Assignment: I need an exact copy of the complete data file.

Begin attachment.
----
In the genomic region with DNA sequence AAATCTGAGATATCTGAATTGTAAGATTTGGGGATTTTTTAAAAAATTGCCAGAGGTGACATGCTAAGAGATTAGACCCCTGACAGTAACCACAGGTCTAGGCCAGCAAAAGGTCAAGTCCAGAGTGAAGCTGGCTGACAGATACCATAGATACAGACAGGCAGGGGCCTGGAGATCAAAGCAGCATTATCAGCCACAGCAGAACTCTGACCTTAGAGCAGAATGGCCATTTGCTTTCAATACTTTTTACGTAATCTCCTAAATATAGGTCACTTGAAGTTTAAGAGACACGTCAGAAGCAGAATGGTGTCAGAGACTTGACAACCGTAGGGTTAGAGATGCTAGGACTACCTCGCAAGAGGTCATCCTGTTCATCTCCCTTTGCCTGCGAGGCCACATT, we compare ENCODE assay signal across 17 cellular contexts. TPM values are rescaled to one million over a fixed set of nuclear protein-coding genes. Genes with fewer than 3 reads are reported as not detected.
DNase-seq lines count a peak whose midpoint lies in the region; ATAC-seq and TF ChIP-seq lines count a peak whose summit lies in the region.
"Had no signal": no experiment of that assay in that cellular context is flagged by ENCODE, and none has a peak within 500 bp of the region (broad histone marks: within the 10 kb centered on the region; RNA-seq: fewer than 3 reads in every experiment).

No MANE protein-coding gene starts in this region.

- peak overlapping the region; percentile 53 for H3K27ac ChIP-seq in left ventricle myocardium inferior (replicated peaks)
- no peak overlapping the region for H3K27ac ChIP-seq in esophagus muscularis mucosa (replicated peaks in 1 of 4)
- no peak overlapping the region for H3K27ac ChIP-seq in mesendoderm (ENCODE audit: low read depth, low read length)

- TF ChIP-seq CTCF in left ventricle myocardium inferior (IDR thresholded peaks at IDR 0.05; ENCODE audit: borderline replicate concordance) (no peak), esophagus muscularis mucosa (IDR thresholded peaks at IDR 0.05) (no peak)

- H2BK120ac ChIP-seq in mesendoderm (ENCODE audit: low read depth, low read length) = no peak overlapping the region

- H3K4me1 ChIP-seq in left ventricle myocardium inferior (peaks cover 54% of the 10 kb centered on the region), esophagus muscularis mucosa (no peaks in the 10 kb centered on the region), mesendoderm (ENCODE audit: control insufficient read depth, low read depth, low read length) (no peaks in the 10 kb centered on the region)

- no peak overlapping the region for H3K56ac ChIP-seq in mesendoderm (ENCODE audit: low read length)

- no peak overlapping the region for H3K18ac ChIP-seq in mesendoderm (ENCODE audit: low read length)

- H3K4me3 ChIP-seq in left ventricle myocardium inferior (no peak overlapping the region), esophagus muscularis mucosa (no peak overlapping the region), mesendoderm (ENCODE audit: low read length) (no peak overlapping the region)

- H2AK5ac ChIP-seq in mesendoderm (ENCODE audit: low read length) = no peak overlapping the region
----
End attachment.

In the genomic region with DNA sequence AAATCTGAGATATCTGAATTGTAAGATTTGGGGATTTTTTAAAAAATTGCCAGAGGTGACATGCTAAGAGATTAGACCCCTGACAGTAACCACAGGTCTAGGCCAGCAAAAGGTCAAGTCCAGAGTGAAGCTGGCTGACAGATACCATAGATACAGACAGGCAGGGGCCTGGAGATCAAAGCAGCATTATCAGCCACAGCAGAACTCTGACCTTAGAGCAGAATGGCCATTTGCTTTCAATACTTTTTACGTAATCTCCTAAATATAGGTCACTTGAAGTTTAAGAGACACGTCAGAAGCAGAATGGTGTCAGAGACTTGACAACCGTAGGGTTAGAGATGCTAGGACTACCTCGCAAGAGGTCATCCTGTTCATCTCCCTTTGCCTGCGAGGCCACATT, we compare ENCODE assay signal across 17 cellular contexts. TPM values are rescaled to one million over a fixed set of nuclear protein-coding genes. Genes with fewer than 3 reads are reported as not detected.
DNase-seq lines count a peak whose midpoint lies in the region; ATAC-seq and TF ChIP-seq lines count a peak whose summit lies in the region.
"Had no signal": no experiment of that assay in that cellular context is flagged by ENCODE, and none has a peak within 500 bp of the region (broad histone marks: within the 10 kb centered on the region; RNA-seq: fewer than 3 reads in every experiment).

No MANE protein-coding gene starts in this region.

- peak overlapping the region; percentile 53 for H3K27ac ChIP-seq in left ventricle myocardium inferior (replicated peaks)
- no peak overlapping the region for H3K27ac ChIP-seq in esophagus muscularis mucosa (replicated peaks in 1 of 4)
- no peak overlapping the region for H3K27ac ChIP-seq in mesendoderm (ENCODE audit: low read depth, low read length)

- TF ChIP-seq CTCF in left ventricle myocardium inferior (IDR thresholded peaks at IDR 0.05; ENCODE audit: borderline replicate concordance) (no peak), esophagus muscularis mucosa (IDR thresholded peaks at IDR 0.05) (no peak)

- H2BK120ac ChIP-seq in mesendoderm (ENCODE audit: low read depth, low read length) = no peak overlapping the region

- H3K4me1 ChIP-seq in left ventricle myocardium inferior (peaks cover 54% of the 10 kb centered on the region), esophagus muscularis mucosa (no peaks in the 10 kb centered on the region), mesendoderm (ENCODE audit: control insufficient read depth, low read depth, low read length) (no peaks in the 10 kb centered on the region)

- no peak overlapping the region for H3K56ac ChIP-seq in mesendoderm (ENCODE audit: low read length)

- no peak overlapping the region for H3K18ac ChIP-seq in mesendoderm (ENCODE audit: low read length)

- H3K4me3 ChIP-seq in left ventricle myocardium inferior (no peak overlapping the region), esophagus muscularis mucosa (no peak overlapping the region), mesendoderm (ENCODE audit: low read length) (no peak overlapping the region)

- H2AK5ac ChIP-seq in mesendoderm (ENCODE audit: low read length) = no peak overlapping the region